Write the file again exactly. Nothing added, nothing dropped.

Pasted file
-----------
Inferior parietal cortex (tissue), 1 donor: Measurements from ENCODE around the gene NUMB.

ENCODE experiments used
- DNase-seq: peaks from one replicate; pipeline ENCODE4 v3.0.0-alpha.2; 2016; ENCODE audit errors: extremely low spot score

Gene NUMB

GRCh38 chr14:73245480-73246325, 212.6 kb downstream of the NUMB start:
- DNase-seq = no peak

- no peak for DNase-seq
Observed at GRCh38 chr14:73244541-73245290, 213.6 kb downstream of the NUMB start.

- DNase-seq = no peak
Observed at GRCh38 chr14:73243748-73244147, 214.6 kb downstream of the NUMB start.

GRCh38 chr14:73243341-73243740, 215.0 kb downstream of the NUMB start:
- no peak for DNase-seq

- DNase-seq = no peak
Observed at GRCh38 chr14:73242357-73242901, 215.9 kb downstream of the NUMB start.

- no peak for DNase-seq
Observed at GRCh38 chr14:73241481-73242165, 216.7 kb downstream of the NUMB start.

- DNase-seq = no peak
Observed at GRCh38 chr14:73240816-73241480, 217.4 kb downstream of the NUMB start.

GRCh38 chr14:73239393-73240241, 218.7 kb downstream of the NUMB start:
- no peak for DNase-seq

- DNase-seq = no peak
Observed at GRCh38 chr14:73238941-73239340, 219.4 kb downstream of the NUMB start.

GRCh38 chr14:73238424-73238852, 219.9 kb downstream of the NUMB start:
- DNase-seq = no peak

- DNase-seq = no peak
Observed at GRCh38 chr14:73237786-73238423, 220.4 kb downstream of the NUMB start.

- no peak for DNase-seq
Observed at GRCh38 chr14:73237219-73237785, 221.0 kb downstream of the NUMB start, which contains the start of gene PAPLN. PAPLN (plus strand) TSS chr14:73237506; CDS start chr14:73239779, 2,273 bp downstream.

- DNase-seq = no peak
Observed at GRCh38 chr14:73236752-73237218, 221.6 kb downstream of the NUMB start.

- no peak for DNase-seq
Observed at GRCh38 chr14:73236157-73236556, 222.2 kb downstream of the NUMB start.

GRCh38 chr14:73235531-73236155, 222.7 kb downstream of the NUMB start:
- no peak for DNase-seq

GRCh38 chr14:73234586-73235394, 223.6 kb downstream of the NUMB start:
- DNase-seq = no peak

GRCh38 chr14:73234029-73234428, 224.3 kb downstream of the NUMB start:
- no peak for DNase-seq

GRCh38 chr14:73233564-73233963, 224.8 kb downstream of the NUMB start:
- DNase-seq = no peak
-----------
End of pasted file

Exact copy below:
Inferior parietal cortex (tissue), 1 donor: Measurements from ENCODE around the gene NUMB.

ENCODE experiments used
- DNase-seq: peaks from one replicate; pipeline ENCODE4 v3.0.0-alpha.2; 2016; ENCODE audit errors: extremely low spot score

Gene NUMB

GRCh38 chr14:73245480-73246325, 212.6 kb downstream of the NUMB start:
- DNase-seq = no peak

- no peak for DNase-seq
Observed at GRCh38 chr14:73244541-73245290, 213.6 kb downstream of the NUMB start.

- DNase-seq = no peak
Observed at GRCh38 chr14:73243748-73244147, 214.6 kb downstream of the NUMB start.

GRCh38 chr14:73243341-73243740, 215.0 kb downstream of the NUMB start:
- no peak for DNase-seq

- DNase-seq = no peak
Observed at GRCh38 chr14:73242357-73242901, 215.9 kb downstream of the NUMB start.

- no peak for DNase-seq
Observed at GRCh38 chr14:73241481-73242165, 216.7 kb downstream of the NUMB start.

- DNase-seq = no peak
Observed at GRCh38 chr14:73240816-73241480, 217.4 kb downstream of the NUMB start.

GRCh38 chr14:73239393-73240241, 218.7 kb downstream of the NUMB start:
- no peak for DNase-seq

- DNase-seq = no peak
Observed at GRCh38 chr14:73238941-73239340, 219.4 kb downstream of the NUMB start.

GRCh38 chr14:73238424-73238852, 219.9 kb downstream of the NUMB start:
- DNase-seq = no peak

- DNase-seq = no peak
Observed at GRCh38 chr14:73237786-73238423, 220.4 kb downstream of the NUMB start.

- no peak for DNase-seq
Observed at GRCh38 chr14:73237219-73237785, 221.0 kb downstream of the NUMB start, which contains the start of gene PAPLN. PAPLN (plus strand) TSS chr14:73237506; CDS start chr14:73239779, 2,273 bp downstream.

- DNase-seq = no peak
Observed at GRCh38 chr14:73236752-73237218, 221.6 kb downstream of the NUMB start.

- no peak for DNase-seq
Observed at GRCh38 chr14:73236157-73236556, 222.2 kb downstream of the NUMB start.

GRCh38 chr14:73235531-73236155, 222.7 kb downstream of the NUMB start:
- no peak for DNase-seq

GRCh38 chr14:73234586-73235394, 223.6 kb downstream of the NUMB start:
- DNase-seq = no peak

GRCh38 chr14:73234029-73234428, 224.3 kb downstream of the NUMB start:
- no peak for DNase-seq

GRCh38 chr14:73233564-73233963, 224.8 kb downstream of the NUMB start:
- DNase-seq = no peak